Thomas E. Ricks has an excellent article in the Washington Post about changing US military tactics in Iraq. The US has upped the rate of raids and operations and changed how the operations are conducted. The number of Iraqis volunteering intelligence information has doubled in some areas, the quality of information is reported to be very good, and the growing quantity and quality of information is leading to a growing number of raids that make use of the information to capture more Baathists, documents, and weapons. The increased rate of US casualties is mainly coming from the increased rate of operations. One consequence of this more aggressive approach is that the price the Baathists have to pay to get Iraqi youths to launch attacks against American forces has gone up by more than an order of magnitude.
At the beginning of June, before the U.S. offensives began, the reward for killing an American soldier was about $300, an Army officer said. Now, he said, street youths are being offered as much as $5,000 -- and are being told that if they refuse, their families will be killed, a development the officer described as a sign of reluctance among once-eager youths to take part in the strikes
Market prices are a powerful indicator of which way the wind is blowing.
The article is worth reading in full if you want to get a sense of how the US military is doing in Iraq.
But in Fallujah's mosques, markets and main streets, the unbridled anger and hostility that characterized the past three months have given way to a nervous peace, prompting both Iraqis and Americans here to suggest that the once-infamous city could serve as a national example of how to make the U.S. occupation more palatable to Iraqis.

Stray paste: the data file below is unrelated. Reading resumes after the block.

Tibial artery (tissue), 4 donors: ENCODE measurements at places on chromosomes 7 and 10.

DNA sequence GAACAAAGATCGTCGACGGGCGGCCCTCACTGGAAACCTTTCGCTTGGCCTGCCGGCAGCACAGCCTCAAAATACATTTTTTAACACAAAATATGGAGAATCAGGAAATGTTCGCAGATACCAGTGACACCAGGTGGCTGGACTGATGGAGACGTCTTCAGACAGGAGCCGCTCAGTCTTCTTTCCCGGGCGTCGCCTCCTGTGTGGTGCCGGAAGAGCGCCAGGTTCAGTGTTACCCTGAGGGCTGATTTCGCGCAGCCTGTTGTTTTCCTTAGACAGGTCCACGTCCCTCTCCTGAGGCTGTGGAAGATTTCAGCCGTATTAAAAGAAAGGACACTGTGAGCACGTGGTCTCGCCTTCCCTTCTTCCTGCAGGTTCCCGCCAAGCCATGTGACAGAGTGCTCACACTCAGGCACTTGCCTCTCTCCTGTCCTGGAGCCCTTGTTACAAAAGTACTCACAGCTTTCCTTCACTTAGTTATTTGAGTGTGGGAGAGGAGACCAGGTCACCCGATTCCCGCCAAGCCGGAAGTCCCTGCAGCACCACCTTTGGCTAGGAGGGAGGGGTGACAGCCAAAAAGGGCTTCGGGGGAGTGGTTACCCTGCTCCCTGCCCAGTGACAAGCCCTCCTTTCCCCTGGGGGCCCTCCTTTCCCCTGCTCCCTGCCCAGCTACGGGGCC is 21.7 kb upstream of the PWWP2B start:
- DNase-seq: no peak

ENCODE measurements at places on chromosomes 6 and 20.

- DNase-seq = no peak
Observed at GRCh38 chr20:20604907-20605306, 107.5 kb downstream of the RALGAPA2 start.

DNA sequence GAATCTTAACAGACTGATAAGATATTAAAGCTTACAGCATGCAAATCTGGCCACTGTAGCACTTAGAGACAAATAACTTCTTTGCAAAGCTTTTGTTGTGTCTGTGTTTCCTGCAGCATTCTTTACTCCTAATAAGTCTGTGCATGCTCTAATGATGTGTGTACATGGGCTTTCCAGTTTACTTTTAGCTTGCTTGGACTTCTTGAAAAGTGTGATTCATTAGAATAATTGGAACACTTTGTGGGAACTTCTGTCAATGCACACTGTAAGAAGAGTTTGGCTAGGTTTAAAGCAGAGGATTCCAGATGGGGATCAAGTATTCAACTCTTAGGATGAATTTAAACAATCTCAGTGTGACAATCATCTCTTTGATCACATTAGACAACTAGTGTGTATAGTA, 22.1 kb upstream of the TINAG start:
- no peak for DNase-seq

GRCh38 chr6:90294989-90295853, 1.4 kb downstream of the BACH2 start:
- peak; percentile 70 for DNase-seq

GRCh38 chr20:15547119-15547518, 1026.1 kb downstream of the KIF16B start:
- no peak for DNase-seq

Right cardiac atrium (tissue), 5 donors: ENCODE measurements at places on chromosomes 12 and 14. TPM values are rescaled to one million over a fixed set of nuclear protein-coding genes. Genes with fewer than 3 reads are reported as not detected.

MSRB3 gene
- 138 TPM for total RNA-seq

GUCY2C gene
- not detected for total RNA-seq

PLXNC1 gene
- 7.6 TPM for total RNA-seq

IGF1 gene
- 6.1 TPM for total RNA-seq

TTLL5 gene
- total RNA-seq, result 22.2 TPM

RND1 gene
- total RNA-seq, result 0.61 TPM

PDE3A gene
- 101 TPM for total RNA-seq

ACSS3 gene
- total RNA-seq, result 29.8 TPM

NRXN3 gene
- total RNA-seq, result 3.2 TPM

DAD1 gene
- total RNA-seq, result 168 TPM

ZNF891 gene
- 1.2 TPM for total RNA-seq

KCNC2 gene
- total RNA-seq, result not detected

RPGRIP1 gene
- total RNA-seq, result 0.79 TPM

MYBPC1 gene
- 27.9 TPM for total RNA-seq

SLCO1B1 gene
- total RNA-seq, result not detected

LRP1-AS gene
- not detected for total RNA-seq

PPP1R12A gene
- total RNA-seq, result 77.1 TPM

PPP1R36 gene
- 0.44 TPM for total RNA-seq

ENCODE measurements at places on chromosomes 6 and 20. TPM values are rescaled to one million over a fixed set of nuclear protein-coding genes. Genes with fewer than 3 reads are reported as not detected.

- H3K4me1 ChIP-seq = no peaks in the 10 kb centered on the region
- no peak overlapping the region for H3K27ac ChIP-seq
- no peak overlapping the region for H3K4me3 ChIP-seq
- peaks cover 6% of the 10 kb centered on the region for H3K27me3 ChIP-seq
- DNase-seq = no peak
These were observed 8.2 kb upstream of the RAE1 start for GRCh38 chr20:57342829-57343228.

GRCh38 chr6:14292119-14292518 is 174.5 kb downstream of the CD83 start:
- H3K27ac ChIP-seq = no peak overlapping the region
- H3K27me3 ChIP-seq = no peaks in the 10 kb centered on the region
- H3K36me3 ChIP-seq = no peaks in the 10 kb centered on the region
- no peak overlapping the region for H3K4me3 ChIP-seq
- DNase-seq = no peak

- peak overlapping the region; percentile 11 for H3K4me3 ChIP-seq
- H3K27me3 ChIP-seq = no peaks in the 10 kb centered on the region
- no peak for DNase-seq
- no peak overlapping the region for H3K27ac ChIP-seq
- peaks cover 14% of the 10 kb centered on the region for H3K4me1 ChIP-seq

In the turquoise-domed Abdelaziz Samarrai mosque, prayer leader Mekki Hussein Kubeisi used to rail against the presence of U.S. troops in this city. On Friday, he urged hundreds of men in ankle-length tunics to "be patient" and not to tolerate people who resort to violence.
A 14-man contingent from the British Army's Operational Training and Advisory Group (OPTAG) has spent the last five weeks in Iraq teaching more than 500 U.S. troops how to conduct patrols, search homes and deal with the locals in a way that does not raise their ire -- and hopefully minimizes U.S. casualties.
UPI reporter Pamela Hess has filed a very interesting story on Lt. Col. Christopher Conlin, US Marine commander of Najaf on how Conlin is working to improve relations with the people of Najaf.
Conlin has worked long and hard to win the trust of the people of Najaf through his soft-power approach: His Marines don't wear body armor when they are out in town. They pass out candy to kids. They take off their sunglasses when talking to people, so they can look into the Americans' eyes and know they are not threat. It works. Not a single Marine has died in Iraq from hostile fire since April 20. The Army has lost nearly 40 soldiers over the same period.
One thread that runs thru all these reports is that the US military is learning. It is not stuck on outmoded tactics. Its officers are not hidebound to follow an old rulebook. They are learning on many levels and getting better at how to handle the occupation of Iraq, religious rowdies, tribal customs, Baathist resistance, and any other problem that comes up.
|Share |||By Randall Parker at 2003 July 30 11:38 AM Mideast Iraq|